Blog Post: Architecture of a stanza as a wave

One of the first lessons in this workshop we had was that the stanza is a room, in the sense that it is both self-contained but also communicates with other parts of the poem. Thinking about this at the end of the workshop, it made more and more sense.

I think then I also thought of the stanza as being waves constantly crashing against the shores of the overall poem. The form of each stanza seemed to beat against the content, the meaning of the poem that I was forming through the very visual aesthetic of the poem. The lines of the poem would be like the incoming tide, often predictable or the lines could be short, brusque or unexpectedly long, like a storm, setting the mood either way for the reader.

In the sense that the stanza is a room with aspects of it flowing from previous lines to and to the next but also acting as a self-contained unit, the “waves” that beat the narrative or meaning also flow from one to the other. In brainstorming metaphors, I think that’s a pretty good one for the stanza and I think it’s interesting that while looking through my notebook, I found this particular metaphor (of the wave) on the very first lesson while reflecting.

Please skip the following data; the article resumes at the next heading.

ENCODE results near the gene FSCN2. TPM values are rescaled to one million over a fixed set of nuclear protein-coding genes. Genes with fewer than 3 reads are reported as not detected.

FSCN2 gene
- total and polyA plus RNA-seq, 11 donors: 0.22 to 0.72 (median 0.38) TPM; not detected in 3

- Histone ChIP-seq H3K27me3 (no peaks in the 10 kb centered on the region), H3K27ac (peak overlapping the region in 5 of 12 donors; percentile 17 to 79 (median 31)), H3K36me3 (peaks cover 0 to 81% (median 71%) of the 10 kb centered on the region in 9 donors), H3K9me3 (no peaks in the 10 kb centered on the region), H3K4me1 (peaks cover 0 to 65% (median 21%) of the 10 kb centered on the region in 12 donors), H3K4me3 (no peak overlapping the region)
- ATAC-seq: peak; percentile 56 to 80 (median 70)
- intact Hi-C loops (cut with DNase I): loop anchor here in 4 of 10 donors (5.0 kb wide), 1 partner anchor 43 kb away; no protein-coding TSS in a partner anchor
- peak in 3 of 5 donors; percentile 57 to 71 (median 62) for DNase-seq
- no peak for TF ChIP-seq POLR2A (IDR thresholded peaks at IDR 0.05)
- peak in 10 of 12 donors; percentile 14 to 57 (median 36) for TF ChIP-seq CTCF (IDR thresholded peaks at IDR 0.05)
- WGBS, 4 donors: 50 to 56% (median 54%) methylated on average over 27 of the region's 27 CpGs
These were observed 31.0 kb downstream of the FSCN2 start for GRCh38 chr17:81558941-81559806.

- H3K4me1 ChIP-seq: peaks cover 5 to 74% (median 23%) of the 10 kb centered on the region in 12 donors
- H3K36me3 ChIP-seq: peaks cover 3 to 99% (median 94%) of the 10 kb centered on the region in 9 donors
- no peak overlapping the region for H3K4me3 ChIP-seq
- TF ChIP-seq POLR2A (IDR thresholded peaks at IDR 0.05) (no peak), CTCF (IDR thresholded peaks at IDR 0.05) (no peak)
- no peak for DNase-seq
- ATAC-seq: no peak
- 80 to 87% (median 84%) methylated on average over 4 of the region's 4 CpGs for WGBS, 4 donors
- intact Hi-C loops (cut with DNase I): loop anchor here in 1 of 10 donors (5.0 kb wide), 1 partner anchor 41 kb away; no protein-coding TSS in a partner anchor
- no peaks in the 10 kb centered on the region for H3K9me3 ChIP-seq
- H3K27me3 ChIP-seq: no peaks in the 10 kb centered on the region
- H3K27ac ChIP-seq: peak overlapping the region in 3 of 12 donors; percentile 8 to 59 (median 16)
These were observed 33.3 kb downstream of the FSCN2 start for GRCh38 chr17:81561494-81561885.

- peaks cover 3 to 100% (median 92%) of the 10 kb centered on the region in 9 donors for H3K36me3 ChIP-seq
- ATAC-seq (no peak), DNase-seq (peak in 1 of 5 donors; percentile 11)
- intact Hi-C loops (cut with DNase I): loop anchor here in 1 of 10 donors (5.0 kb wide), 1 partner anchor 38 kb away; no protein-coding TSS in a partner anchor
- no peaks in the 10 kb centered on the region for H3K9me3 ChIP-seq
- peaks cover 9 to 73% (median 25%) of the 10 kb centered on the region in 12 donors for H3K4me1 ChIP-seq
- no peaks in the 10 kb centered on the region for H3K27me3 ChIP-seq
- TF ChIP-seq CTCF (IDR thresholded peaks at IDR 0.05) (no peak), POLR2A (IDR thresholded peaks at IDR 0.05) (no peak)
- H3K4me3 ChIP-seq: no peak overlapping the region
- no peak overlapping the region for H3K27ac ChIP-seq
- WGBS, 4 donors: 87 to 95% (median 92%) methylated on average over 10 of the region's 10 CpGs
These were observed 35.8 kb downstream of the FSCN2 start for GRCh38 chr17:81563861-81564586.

I always have, even though I’ve broken more out of the habit after using form more rigidly this semester, written more from whatever came naturally with the story I had in mind, letting the poem¬†flow. I think the waves of the thoughts that go through our head fit this metaphor, as those thoughts flow onto the page to form the poem itself. Of course, those waves might not look as it did initially, or even the same or even contain any of the original words in its final, published form but that’s what revision is for. I think as far as first drafts go, seeing each stanza, the flow of idea to sheet of paper or keyboard is a good start.

One Reply to “Blog Post: Architecture of a stanza as a wave”

  1. Dong Won,
    I like the idea of stanzas as waves, but I think it really depends on the poem. If a stanza ends with a complete thought, it might not feel too much like its propelling the reader. In this case, it may feel more like when a wave pulls water back before pushing forward, or even stagnant. Still, I think the water metaphor is definitely working.

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